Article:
Many of the visitors who have gathered in Berlin to celebrate the 25th annivesary of the fall of the Wall are foreigners. They've come to be part of the festivities and discovered the history of a once divided Berlin.
Alan Couser stands in the shadow of the Kaiser Wilhelm Memorial Church at Breitscheidplatz. The Irishman points a finger at the Zoological Garden train station; "This is where you used to arrive, when you caught the train to West Berlin," he explains to his tour group, twenty-five men and women from Ireland, most of them Belfastians. Today is the first day in Couser's tour; "Berlin - Fall of the Wall." They plan to spend a long weekend seeing all the important scenes in the city's recent history, leading up to the big anniversary celebrations on Sunday, November 9.
Friday afternoon the tour group had been on its feet since the early morning. "It's time we had something to eat," said Alan, leading the group to a small food stand across from the station. As he passed out dripping paper boats of French fries and currywurst to his charges, the conversation turned to the weather. Although the sun was shining, the wind was blowing across the square. Some noted that they would have been better off not leaving their scarves and gloves at home. "You'd think that you'd be accustomed to the cold, if you've just come from Ireland," jokes a woman and rubs her hands.
Next stop, the Brandenburg Gate. Alan leads the group to the nearby Line 100 bus stop. It runs from the Zoo train station to Alexanderplatz, from the City West district to the heart of the former capital of the GDR, a line which is mostly used by tourists today. At the stop, many similar groups are already milling about, waiting for the next doubledecker to arrive. Hundreds of thousands of visitors have come to the city to partake in the festivities surrounding the 25th anniversary of the fall of the Berlin Wall.
They are lucky: the group from Ireland manages to all cram together on the next bus. Haltingly, they move through the city traffic, past the Victory Column near Tiergarten. One man uses the opportunity to nap. Two women next to him admire the striking fall colors in the park.
For some, this is not their first time in Berlin. Anne, for example, knows the city fairly well. She was here for the first time in 1980. She wanted to visit the eastern part of the city through the checkpoint at Friedrich Strasse. But the view of the border made her uneasy. It reminded her too much of the violent conflict in her home city of Belfast. Military fortifications were also part of the streetscape there for years; "At the sight of walls with barbed wire, the towers and the armed border guards, I became filled with trepidation. I couldn't go any further," she explained.
The ugliest building in the city
When they reach the Reichstag, the group leaves the bus. Alan remains on the opposite side of the street: "I can remember very well how it was here at the time of the Wall." He tells of the restoration of the building after reunification, pointing to the glass dome. "The Reichstag was once the ugliest building in Berlin. As you can see, this is no longer the case," he says with a smile.
On the way to the Brandenburg Gate, they stop at the white memorial crosses for those who died at the Wall. Alan describes where the observation deck was, that the people in West Berlin used to look across the border at the Gate. Now, there is a huge stage set up there for the street festival on Sunday.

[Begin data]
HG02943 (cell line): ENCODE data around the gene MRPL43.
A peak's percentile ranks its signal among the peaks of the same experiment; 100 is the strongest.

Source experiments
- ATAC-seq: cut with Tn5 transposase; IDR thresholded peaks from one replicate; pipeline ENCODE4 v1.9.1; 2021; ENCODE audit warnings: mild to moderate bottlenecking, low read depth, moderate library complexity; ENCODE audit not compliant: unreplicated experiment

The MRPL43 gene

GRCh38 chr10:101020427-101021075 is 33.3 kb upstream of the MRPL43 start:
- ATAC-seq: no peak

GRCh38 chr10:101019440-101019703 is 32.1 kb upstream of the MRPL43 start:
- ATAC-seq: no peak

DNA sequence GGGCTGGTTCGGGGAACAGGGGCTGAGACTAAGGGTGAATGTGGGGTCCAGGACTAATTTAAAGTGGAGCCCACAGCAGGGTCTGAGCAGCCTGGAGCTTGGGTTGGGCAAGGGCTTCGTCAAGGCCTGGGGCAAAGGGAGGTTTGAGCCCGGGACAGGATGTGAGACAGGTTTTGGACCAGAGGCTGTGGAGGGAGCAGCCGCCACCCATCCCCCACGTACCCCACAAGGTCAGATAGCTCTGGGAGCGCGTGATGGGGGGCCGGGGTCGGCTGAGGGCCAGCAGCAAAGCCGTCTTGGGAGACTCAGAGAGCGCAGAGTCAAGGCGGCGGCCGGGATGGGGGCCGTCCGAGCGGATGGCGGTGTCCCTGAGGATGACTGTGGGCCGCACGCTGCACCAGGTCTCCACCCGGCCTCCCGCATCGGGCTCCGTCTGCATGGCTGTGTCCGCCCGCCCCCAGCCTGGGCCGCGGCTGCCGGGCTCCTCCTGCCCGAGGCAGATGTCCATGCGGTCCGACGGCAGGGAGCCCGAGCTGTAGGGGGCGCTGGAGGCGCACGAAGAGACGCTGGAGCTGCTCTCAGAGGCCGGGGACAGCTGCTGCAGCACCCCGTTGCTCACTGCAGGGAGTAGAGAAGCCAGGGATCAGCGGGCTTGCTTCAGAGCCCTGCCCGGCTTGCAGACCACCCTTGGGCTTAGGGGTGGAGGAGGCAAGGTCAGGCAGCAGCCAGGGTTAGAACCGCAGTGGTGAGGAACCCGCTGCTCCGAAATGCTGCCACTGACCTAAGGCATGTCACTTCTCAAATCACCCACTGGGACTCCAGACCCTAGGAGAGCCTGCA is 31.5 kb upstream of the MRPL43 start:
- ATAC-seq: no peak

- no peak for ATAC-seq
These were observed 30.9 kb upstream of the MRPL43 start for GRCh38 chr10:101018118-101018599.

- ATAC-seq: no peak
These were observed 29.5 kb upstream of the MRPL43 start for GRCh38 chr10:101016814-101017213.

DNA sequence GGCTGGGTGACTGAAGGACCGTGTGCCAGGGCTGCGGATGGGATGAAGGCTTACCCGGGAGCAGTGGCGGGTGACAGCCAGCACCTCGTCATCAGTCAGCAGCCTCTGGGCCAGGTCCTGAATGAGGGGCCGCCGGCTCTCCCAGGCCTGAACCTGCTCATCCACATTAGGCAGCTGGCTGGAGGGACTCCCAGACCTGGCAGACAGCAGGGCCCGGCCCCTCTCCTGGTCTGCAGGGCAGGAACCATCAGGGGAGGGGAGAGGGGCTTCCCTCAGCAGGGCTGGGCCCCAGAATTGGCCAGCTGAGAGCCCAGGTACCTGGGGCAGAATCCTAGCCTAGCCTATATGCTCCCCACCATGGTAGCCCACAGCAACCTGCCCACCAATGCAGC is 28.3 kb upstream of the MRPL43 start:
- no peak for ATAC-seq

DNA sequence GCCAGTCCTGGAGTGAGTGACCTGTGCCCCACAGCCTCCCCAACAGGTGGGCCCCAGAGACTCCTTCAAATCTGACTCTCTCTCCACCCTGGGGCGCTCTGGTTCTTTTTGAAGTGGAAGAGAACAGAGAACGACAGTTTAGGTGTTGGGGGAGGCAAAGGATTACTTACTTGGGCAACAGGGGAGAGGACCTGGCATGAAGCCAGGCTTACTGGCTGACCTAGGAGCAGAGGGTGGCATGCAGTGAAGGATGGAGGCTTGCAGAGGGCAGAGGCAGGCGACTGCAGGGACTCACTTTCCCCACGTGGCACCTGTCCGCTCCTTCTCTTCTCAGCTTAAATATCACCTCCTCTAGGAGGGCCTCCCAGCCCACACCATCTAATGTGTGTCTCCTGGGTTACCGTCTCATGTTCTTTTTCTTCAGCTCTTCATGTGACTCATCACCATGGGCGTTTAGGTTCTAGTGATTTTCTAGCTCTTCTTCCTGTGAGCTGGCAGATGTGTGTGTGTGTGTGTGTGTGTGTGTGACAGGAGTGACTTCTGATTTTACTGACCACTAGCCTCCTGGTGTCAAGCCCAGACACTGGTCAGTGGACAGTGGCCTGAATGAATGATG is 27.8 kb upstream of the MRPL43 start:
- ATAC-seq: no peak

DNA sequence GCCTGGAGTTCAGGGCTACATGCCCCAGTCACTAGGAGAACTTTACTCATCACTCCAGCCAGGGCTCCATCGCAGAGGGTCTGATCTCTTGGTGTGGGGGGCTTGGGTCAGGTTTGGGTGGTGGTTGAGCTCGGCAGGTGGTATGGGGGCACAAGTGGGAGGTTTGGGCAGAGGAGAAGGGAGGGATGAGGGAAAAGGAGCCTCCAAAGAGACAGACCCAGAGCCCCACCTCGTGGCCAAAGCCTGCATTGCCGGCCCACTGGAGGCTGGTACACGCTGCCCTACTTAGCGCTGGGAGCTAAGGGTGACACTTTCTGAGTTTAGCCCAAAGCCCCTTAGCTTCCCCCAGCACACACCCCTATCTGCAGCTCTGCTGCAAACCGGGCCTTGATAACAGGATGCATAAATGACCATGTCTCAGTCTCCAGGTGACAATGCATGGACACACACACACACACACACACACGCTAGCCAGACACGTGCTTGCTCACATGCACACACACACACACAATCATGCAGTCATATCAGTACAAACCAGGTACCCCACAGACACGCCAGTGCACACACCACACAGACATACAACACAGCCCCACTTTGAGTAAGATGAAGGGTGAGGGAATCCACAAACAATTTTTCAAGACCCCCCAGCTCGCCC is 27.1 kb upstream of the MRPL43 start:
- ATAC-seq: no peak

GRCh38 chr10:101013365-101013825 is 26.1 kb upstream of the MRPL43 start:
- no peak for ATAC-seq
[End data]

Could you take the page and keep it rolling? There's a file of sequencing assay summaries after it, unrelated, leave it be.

Behind Alan, you can see some of the 7,000 filigree lanterns installed over the path of the former death strip. Some of the group take pictures of the artwork before they move under the Brandenburg Gate into former East Berlin.
The art installation marks where the Wall once stood. The lanterns will be released into the sky on Sunday.
Festival at Checkpoint Charlie
Along the boulevard Unter den Linden, past the Russian embassy, the group turns onto Friedrich Strasse: "You are now in East Berlin. In the times of the GDR, it did not look at all this pretty. Now it's filled with luxury boutiques and chic restaurants." Hazel also barely recognizes the street. The retired teacher was here in 1991. She was on her way to Poland with a friend and decided to make a 3-day stop in Berlin. Back then, she remembers, bulldozers were rolling everywhere, everything was being rebuilt: "I really wanted to see what happened here in the meantime. I'm really overwhelmed."
At Checkpoint Charlie, it's suddenly very crowded. This is not a typical gray November day, there's a joyful and festive feeling in the air. Beer wagons have been set up, as well as a screen showing a documentary about Wall escapees and a great deal of seating made of blue wooden boxes. Between them are stands selling Soviet military paraphernalia. Photographers and television crews have erected a base at the intersection.
Politburo member Günter Schabowski explains that GDR citizens will be allowed to freely travel outside the country in a documentary about the fall of the Wall
In front of a photo of a larger-than-life soldier, Alan calls the group back together: "I know you are tired. That's enough for today."
The next day they were heading to Potsdam, to Cecilienhof Palace. It was there that the occupation forces divided Germany among themselves in 1945. The climax of the tour will come on Sunday evening when the lanterns that now mark the former path of the Berlin Wall will ascend into the night sky. Alan wants to make sure his group is here to see that.